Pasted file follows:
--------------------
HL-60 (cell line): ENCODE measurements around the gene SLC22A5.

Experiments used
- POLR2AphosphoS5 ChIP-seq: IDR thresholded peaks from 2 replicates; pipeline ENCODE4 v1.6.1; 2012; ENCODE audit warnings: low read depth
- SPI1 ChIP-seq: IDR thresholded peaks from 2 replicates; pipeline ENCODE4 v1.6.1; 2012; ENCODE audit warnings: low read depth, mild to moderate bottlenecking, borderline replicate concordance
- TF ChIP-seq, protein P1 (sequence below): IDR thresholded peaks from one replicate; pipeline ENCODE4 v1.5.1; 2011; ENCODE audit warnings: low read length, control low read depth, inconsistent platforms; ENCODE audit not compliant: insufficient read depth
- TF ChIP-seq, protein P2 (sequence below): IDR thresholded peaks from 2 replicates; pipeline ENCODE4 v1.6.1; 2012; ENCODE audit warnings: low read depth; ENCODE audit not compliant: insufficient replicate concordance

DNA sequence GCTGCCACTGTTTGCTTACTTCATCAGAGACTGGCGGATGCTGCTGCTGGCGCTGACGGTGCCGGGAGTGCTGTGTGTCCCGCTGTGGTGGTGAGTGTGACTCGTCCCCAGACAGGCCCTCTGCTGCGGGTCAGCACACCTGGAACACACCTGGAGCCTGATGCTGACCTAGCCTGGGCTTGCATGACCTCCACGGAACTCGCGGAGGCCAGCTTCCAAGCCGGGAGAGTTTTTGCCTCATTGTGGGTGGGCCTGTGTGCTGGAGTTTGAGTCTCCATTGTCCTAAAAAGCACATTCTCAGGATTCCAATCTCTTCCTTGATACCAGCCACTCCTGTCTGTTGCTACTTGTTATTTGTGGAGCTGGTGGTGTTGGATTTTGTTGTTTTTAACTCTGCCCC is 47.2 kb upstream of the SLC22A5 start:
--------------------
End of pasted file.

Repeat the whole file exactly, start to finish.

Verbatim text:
HL-60 (cell line): ENCODE measurements around the gene SLC22A5.

Experiments used
- POLR2AphosphoS5 ChIP-seq: IDR thresholded peaks from 2 replicates; pipeline ENCODE4 v1.6.1; 2012; ENCODE audit warnings: low read depth
- SPI1 ChIP-seq: IDR thresholded peaks from 2 replicates; pipeline ENCODE4 v1.6.1; 2012; ENCODE audit warnings: low read depth, mild to moderate bottlenecking, borderline replicate concordance
- TF ChIP-seq, protein P1 (sequence below): IDR thresholded peaks from one replicate; pipeline ENCODE4 v1.5.1; 2011; ENCODE audit warnings: low read length, control low read depth, inconsistent platforms; ENCODE audit not compliant: insufficient read depth
- TF ChIP-seq, protein P2 (sequence below): IDR thresholded peaks from 2 replicates; pipeline ENCODE4 v1.6.1; 2012; ENCODE audit warnings: low read depth; ENCODE audit not compliant: insufficient replicate concordance

DNA sequence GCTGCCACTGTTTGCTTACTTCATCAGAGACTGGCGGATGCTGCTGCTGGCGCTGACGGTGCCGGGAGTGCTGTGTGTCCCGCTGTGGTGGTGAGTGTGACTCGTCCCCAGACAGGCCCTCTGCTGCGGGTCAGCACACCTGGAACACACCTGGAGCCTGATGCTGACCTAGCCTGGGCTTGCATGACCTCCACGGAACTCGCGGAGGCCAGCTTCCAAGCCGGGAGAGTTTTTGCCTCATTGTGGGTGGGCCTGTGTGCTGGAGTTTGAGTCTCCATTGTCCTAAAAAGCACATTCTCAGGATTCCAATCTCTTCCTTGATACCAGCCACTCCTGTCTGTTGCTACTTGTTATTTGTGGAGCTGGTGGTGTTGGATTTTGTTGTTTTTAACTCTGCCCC is 47.2 kb upstream of the SLC22A5 start: